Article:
Things We Lost in the Fire

Theatrical Release: October 19, 2007
Things We Lost in the Fire
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sex
language
violence
drugs
nudity
other

Synopsis

After an unspeakable tragedy, two people get a second chance at life in “Things We Lost in the Fire.” When Audrey Burke (Halle Berry) loses her husband in an act of random violence, she forges an unlikely relationship with Jerry Sunborne (Benicio Del Toro), her husband’s best friend from childhood. Jerry is a heroin user; his addiction has destroyed everything that was once important to him. As Audrey discovers that Jerry is the only person who can help her survive her loss, Jerry finds the strength to overcome his own problems. Acclaimed Danish director Susanne Bier helms.

Dove Review

This film chronicles the journey of a recent widow and a man trying to kick heroin. The film will strike a chord with those who have experienced these topics first hand. The children in the film are wonderful but the adult’s acting leaves something to be desired. The film plods along at a slow pace.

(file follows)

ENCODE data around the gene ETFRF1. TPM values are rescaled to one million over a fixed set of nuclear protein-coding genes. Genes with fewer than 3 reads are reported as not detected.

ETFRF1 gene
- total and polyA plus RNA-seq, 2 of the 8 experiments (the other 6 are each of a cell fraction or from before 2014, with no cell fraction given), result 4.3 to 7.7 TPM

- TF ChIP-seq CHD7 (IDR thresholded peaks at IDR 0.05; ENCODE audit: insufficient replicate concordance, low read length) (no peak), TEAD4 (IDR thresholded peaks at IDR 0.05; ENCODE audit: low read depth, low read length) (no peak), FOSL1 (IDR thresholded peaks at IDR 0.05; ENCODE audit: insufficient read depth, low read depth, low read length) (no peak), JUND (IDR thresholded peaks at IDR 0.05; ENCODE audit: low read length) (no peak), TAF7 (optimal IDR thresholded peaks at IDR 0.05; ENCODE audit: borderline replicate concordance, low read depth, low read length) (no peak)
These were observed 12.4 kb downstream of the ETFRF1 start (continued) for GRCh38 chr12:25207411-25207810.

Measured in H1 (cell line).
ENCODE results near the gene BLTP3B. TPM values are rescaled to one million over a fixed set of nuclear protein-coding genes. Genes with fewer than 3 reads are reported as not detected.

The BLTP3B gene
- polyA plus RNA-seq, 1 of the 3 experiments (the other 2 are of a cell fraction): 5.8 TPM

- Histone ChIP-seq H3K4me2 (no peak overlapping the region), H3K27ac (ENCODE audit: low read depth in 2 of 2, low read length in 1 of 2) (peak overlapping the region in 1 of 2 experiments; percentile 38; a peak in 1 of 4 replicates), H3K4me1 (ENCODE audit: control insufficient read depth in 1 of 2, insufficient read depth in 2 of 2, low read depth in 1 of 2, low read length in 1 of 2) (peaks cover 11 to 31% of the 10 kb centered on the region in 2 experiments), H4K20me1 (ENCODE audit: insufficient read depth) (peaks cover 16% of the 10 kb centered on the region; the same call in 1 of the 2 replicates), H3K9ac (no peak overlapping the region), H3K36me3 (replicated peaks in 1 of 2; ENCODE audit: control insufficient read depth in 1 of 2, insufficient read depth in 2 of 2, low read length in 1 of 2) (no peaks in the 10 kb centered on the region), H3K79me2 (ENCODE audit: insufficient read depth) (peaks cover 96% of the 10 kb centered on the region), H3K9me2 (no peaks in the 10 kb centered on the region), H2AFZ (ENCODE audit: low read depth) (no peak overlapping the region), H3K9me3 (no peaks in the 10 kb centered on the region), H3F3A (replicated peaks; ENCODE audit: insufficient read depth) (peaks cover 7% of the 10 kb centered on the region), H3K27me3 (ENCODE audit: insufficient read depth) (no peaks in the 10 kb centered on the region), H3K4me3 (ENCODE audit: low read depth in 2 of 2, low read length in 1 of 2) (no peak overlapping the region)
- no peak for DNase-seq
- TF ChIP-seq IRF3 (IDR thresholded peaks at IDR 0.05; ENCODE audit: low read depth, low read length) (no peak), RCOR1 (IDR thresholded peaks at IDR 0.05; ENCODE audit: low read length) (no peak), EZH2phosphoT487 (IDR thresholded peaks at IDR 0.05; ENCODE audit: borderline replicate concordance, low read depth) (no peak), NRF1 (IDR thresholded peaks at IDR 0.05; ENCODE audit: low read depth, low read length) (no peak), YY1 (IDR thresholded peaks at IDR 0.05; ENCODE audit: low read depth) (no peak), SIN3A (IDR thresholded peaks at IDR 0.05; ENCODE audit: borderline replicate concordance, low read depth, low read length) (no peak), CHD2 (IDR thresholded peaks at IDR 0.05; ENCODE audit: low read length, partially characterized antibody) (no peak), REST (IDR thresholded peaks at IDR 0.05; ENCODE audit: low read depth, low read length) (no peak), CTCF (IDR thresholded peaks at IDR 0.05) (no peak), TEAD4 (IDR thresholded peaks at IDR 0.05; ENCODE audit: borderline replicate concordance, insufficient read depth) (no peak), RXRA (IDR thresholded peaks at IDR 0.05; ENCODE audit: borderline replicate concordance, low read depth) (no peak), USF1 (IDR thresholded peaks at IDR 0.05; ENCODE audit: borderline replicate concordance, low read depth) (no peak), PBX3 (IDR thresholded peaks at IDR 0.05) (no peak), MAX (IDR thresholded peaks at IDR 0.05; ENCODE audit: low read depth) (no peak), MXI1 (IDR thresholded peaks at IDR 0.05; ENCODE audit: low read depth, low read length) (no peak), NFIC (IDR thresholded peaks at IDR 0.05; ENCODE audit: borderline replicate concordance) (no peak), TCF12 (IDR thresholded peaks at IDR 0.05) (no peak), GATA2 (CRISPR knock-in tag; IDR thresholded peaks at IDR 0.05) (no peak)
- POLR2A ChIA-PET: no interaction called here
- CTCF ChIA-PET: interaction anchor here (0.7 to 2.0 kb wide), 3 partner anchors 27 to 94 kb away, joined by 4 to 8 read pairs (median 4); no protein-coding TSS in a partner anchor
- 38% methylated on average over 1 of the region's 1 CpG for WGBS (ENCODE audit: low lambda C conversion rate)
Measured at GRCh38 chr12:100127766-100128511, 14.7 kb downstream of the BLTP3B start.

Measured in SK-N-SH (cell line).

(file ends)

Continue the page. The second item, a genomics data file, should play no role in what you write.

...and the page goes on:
This film was not Dove Family-Approved. There are many scenes involving drugs, such as someone who was high, or someone using, or someone contemplating using. There is also usage of foul language throughout and an intimate scene involving a married couple. The violence is not gory but some blood was shown. For the aforementioned reasons, we cannot award our Dove Seal to this film.

Content Description

Sex: Married couple involved in foreplay and kissing. A few of the scenes are rather graphic regarding where hands are placed.
Language: B-1; F-17; H-3; P-1; S-4; D-2
Violence: A fight; man shot; three people shown dead on ground.
Drugs: Smoking throughout; drinking; multiple scenes showing drugs; explicit scene with drug use; multiple portrayals of person high on drugs.
Nudity: Two instances of man shirtless; children in swimsuits; woman in bikini; man in bathing suit.
Other: Man on toilet.

Info

Company: Paramount
Writer: Allan Loeb
Director: Susanne Bier
Producer: Sam Mendes
Genre: Drama
Runtime: 119 min.
Industry Rating: R
Reviewer: Carrie Clark